SE4:EP10 - Dr. McKenzie Skiles: Science of Snowmelt
Play • 34 min

As skiers and riders, we hate to think of melting snow. But to Dr. McKenzie Skiles, snow melt is the lifeblood of existence in the mountain west. Last Chair ventured up Little Cottonwood Canyon to join Dr. Skiles in a three-meter deep snow pit to talk about snow melt, the impact of desert dust and what the future holds in store.

An Alaskan native who started skiing when she was two, Skiles had a long fascination with snow. She chose the University of Utah for college because of the snow-covered Wasatch. And when she learned there was a course of study in snow hydrology, she was hooked. She also discovered the Utah backcountry, bought a split board, and ultimately decided this was the place to stay.

Today, as an assistant professor in the U’s Geography Department, her passion is the study of snow – its water content, factors that influence the actual melt and how that water makes it’s way through creeks and rivers down to life-giving reservoirs. 

Her research facility is a short skin up the lower flanks of Cardiff Peak across from Alta to the Atwater Study Plot, named for Monty Atwater, the father of avalanche safety. The study area is cordoned off from passing skiers and snow shoers to preserve the natural snowfall. A meteorological tower contains an array of instruments. And measuring devices in the snow weigh the snow pillow to gauge water content.

Once a week or more, Skiles and student assistants head up the trail to dig a snow pit, taking a variety of measurements of snow cores and evaluating dark layers of dust in the snow white walls. The information is carefully analyzed on site and back at their University of Utah lab.

The thought of melting snow is something we all hope is many months out. But this episode of Last Chair provides some fascinating insights into how our snowfall turns into water and fuels our lives here in the mountain west. Here’s a sampling of the interview. Listen in to Last Chair to learn more. <<LINK TO PODCAST>>

McKenzie, what is the Atwater Study Plot?

Atwater is a snow energy balance study plot where we are measuring how the snow accumulates and how it melts out and what is controlling the rates of those processes.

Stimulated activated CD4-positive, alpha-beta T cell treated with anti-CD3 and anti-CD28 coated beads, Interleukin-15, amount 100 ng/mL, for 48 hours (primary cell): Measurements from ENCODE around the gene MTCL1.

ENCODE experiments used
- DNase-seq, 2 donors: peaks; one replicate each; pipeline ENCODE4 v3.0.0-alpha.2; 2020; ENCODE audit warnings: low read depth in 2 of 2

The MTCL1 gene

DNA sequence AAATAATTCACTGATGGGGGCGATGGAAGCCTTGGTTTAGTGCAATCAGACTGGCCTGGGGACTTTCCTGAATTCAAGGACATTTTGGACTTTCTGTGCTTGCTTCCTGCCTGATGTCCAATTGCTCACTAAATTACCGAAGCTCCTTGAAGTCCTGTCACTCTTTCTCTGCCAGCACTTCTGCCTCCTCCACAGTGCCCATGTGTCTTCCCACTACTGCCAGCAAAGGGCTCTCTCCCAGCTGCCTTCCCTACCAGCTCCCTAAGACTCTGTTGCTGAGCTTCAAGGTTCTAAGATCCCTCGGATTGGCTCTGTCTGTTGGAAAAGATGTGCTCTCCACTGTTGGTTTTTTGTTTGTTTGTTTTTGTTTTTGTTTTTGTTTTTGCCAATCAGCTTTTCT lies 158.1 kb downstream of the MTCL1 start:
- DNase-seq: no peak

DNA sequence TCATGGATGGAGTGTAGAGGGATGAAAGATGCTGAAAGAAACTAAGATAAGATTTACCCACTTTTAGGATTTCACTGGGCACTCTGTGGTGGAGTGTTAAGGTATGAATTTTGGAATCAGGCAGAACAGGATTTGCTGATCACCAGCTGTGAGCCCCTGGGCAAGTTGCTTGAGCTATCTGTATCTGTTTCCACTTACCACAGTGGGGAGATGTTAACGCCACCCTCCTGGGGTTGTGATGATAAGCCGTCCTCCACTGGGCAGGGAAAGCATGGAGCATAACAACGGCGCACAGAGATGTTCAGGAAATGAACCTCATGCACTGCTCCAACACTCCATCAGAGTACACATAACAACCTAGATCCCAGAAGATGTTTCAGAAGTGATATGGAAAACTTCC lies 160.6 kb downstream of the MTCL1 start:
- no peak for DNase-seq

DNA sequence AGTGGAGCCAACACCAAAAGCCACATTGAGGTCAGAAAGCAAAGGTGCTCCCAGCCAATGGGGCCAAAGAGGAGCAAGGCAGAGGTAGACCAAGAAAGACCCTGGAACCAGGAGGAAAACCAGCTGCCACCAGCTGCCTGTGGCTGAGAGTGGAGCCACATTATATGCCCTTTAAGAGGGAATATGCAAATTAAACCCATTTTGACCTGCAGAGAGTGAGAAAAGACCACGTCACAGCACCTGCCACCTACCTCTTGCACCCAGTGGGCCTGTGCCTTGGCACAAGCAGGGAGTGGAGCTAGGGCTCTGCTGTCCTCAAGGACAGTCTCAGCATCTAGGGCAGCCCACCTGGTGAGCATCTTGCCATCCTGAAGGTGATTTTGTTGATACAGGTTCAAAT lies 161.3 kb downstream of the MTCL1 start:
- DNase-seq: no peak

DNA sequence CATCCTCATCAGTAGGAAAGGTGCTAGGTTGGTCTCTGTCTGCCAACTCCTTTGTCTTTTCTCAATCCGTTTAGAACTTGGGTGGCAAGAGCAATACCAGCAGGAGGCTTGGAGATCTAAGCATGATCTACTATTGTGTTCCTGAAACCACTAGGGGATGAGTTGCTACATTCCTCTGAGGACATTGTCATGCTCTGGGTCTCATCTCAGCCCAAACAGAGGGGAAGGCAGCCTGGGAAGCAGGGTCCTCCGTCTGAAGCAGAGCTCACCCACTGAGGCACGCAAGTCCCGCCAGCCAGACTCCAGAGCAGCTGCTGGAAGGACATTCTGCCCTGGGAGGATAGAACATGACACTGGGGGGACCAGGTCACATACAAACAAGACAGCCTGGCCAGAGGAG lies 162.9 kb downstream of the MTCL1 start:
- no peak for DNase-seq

What do you do as a snow hydrologist?

I am really interested in snow after it falls to the ground and I want to be able to assess how much water is held to snow in the mountains. And, very importantly, when that is going to be available as water downstream. So when and how fast will that snow melt? And that's really critical here in Utah and over the whole Western us, because up to 80% of our surface water comes from snow annually. So it's a really critical component of the water cycle in the west.

How did you get into the field?

I was interested in studying climate and the impacts of climate on snow cover in particular. But I didn't really know that snow hydrology and studying snow was a career path you could have until I went to school at the University of Utah. My graduate advisor who was a snow hydrologist, and as soon as I figured out that was a job you could have, I didn't really ever look back.

How do you evaluate the particulates on the snow?

Actually you can see a dust layer in this snow pit, it's pretty varied. So we're weighing the total amount of dust that's in the snow pack. We get multiple dust events through the winter and then they get buried by snowfall. And so there are these individual dark layers within the snow pit. So we can track those individual dust layers, but then they don't get carried away in the meltwater they combine at the surface as snow melts. And that is a compounding effect where each layer sort of comes to the surface, the surface just gets darker and darker, accelerating absorption of sunlight and snow melt.

What’s a good melting pattern in the spring?

The ideal scenario is that as days get longer and sunlight gets more intense in the spring and into the summer, that we get a gradual melt. We want snow to come out slowly. And what that allows us to do is to capture it downstream. It allows it to infiltrate into the soils and it avoids flooding. And if you have some sort of event like a big dust deposition event or sort of multiple really warm days in a row or something like a rain on snow event, you can have really rapid melt. And when you get really rapid melt, it can lead to flooding downstream – so too much of a good thing at once.

Are others working in unison with you?

There are very talented and dedicated scientists that work here in Utah looking at this issue spanning institutions: Utah State, University of Utah, BYU. It's sort of an all hands on deck situation. The recharge for the Great Salt Lake is coming from the mountains that are right next door. So we have a unique opportunity here to study this, as a system, but then also understand solutions for other areas, because this is not the only place where a saline lake is shrinking and disappearing. So we have the opportunity here to provide solutions not just for us, but for other people in other locations as well.

Dr. McKenzie Skiles has a personal passion for snow, be that split boarding down a backcountry line or spending hours in the field researching snow melt.

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